The Danish healthcare system operates across three administrative levels: (1) the state, comprising the regulatory and supervisory body; (2) five regions, responsible for in- and outpatient hospital care (secondary health care); and (3) 98 municipalities, responsible for public health, prevention, general rehabilitation, home nursing care and social services (primary care). Citizens can see free of charge their general practitioners (GP). GPs work in primary care, but are reimbursed by the Regions. For patients with IA, standard outpatient care typically involves scheduled face-to-face or telephone consultations with a rheumatologist or a rheumatology outpatient nurse once or twice a year. Additional consultations are available for patients who experience flare-ups or have medication-related concerns. Rheumatologists primarily focus on diagnosis and pharmacological treatment. The nurses perform joint assessments, evaluate blood samples, and focus on adherence and side effects of the pharmacological treatment. However, they have limited time to address psycho-social issues, such as pain and fatigue management. In cases where patients require supervision by a PT or OT, the patient is referred to primary care.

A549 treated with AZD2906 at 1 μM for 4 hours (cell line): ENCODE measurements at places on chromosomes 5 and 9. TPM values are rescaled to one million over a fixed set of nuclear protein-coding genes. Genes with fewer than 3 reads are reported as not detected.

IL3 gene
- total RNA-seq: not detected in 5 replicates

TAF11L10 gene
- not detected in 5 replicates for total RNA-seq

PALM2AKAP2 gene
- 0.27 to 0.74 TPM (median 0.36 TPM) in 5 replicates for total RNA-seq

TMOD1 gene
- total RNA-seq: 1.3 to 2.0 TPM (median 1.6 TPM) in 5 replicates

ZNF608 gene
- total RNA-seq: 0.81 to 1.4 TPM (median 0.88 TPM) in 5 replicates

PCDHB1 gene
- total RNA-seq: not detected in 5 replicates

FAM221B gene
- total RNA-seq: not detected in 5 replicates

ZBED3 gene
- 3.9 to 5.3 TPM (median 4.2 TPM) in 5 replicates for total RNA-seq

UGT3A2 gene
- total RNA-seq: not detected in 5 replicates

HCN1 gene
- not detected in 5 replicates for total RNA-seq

Study design

We planned the development process in accordance with the MRC’s updated framework for developing and evaluating complex interventions [40], as the intervention would involve multiple interacting components and various HPs. The development and evaluation of the complex intervention in the overall study consisted of the following four phases: the development or identification of the intervention, feasibility, evaluation, and implementation.

This article reports on phase one; the development of the intervention, which consisted of the following five steps [40]: (1) identifying the evidence base; (2) holding workshops involving relevant stakeholders; (3) identifying relevant theories; (4) modeling and remodeling the intervention; and (5) reporting the results (describing the final intervention and outcomes to be tested in a subsequent feasibility study). In the following subsections, each step is described in accordance with published criteria for reporting the development of complex interventions [41].

The development of the intervention

Identifying the evidence base

We did not find existing evidence in available databases of a relevant self-management intervention for patients with IA and substantial impacts from their disease. We therefore performed a comprehensive scoping review of the literature in the Medline, CINAHL, Embase, PsycINFO, and Cochrane Library databases, to guide the development of a novel intervention [40].